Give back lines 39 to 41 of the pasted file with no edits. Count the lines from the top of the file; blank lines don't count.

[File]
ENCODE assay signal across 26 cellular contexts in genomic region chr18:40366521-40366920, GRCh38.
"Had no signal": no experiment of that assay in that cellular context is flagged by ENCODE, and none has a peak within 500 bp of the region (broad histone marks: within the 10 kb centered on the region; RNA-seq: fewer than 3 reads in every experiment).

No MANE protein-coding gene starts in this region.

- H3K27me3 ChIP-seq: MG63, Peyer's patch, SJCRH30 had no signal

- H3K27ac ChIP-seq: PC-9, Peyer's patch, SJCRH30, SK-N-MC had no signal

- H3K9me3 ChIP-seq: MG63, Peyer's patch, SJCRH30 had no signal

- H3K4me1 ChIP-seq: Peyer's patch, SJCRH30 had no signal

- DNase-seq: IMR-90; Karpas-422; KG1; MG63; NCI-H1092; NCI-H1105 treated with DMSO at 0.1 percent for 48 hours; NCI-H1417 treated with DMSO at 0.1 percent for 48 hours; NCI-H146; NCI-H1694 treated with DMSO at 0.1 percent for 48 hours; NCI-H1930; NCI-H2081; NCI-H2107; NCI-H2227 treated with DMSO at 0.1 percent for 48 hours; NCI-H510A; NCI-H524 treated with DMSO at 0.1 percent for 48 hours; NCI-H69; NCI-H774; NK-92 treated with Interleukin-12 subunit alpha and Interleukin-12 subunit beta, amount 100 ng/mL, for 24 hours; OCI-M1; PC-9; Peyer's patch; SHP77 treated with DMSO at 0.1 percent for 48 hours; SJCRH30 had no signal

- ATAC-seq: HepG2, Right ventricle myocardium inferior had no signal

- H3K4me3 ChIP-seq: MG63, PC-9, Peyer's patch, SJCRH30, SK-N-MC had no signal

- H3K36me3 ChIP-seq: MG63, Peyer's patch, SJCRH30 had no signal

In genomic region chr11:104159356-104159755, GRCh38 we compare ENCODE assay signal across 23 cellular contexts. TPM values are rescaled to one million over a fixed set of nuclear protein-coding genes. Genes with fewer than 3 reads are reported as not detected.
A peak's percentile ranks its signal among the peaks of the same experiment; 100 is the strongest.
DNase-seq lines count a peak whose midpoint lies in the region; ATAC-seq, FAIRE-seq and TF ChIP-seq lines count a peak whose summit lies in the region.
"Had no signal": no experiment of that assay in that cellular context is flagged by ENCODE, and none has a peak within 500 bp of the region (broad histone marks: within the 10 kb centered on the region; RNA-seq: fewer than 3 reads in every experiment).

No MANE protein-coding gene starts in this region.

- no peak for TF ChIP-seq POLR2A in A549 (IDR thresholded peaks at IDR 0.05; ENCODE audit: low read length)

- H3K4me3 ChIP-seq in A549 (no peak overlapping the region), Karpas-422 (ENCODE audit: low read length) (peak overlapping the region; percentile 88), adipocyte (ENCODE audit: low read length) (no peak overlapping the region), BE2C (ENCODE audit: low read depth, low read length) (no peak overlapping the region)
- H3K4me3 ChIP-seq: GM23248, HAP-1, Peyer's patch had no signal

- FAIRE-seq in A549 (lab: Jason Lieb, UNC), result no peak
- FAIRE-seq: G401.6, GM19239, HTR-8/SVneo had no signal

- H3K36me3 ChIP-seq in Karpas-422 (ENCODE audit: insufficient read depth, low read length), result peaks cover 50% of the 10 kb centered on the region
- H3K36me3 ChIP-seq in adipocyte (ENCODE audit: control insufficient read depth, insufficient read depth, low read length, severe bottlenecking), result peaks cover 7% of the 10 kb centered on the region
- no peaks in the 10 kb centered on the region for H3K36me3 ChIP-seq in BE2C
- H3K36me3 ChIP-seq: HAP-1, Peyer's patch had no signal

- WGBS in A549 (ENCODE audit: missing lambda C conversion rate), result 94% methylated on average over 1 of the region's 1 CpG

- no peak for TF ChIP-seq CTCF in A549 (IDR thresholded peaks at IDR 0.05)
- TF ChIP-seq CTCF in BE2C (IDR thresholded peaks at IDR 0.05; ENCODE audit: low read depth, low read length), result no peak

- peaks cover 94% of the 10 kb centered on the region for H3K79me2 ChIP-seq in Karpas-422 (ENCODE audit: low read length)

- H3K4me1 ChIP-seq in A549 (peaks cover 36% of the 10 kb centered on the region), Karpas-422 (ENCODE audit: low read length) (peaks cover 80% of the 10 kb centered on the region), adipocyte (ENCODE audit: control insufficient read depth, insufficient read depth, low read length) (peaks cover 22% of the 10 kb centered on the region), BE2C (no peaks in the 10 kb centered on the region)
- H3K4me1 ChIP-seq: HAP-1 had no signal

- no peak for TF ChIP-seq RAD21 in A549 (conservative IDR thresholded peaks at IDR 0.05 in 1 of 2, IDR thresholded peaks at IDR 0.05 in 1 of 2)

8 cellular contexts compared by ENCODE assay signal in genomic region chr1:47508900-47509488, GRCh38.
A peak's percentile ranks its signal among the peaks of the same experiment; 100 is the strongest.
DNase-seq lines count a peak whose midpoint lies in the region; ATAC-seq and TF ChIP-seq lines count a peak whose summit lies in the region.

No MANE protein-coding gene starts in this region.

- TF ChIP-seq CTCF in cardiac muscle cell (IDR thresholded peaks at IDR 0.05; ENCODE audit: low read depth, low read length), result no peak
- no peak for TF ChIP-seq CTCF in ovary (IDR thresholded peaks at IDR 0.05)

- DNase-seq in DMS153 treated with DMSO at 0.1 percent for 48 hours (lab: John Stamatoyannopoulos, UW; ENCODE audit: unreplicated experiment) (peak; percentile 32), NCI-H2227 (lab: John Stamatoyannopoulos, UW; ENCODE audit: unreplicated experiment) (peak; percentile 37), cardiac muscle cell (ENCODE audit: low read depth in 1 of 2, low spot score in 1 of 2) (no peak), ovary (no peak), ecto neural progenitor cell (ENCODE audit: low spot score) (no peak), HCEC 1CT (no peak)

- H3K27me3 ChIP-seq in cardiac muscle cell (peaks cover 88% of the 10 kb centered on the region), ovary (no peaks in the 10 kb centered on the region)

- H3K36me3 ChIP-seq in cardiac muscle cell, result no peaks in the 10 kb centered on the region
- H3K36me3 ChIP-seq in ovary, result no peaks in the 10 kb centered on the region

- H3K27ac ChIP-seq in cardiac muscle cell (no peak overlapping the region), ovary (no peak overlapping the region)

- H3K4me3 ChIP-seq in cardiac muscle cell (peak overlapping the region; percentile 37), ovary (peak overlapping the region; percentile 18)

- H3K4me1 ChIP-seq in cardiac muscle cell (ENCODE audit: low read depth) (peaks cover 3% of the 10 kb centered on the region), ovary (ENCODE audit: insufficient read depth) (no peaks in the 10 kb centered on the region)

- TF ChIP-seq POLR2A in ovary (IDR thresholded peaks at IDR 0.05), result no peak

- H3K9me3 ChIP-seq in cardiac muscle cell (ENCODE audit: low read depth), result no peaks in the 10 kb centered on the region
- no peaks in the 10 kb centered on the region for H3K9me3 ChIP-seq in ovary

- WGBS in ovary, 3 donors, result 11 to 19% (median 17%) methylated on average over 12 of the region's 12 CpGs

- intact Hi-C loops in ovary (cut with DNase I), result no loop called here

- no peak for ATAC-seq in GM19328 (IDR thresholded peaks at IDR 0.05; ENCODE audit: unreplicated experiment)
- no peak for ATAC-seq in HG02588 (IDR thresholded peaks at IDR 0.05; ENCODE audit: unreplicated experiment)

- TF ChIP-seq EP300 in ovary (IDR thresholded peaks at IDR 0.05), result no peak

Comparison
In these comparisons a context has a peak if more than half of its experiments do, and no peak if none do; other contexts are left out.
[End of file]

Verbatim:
- DNase-seq in DMS153 treated with DMSO at 0.1 percent for 48 hours (lab: John Stamatoyannopoulos, UW; ENCODE audit: unreplicated experiment) (peak; percentile 32), NCI-H2227 (lab: John Stamatoyannopoulos, UW; ENCODE audit: unreplicated experiment) (peak; percentile 37), cardiac muscle cell (ENCODE audit: low read depth in 1 of 2, low spot score in 1 of 2) (no peak), ovary (no peak), ecto neural progenitor cell (ENCODE audit: low spot score) (no peak), HCEC 1CT (no peak)

- H3K27me3 ChIP-seq in cardiac muscle cell (peaks cover 88% of the 10 kb centered on the region), ovary (no peaks in the 10 kb centered on the region)

- H3K36me3 ChIP-seq in cardiac muscle cell, result no peaks in the 10 kb centered on the region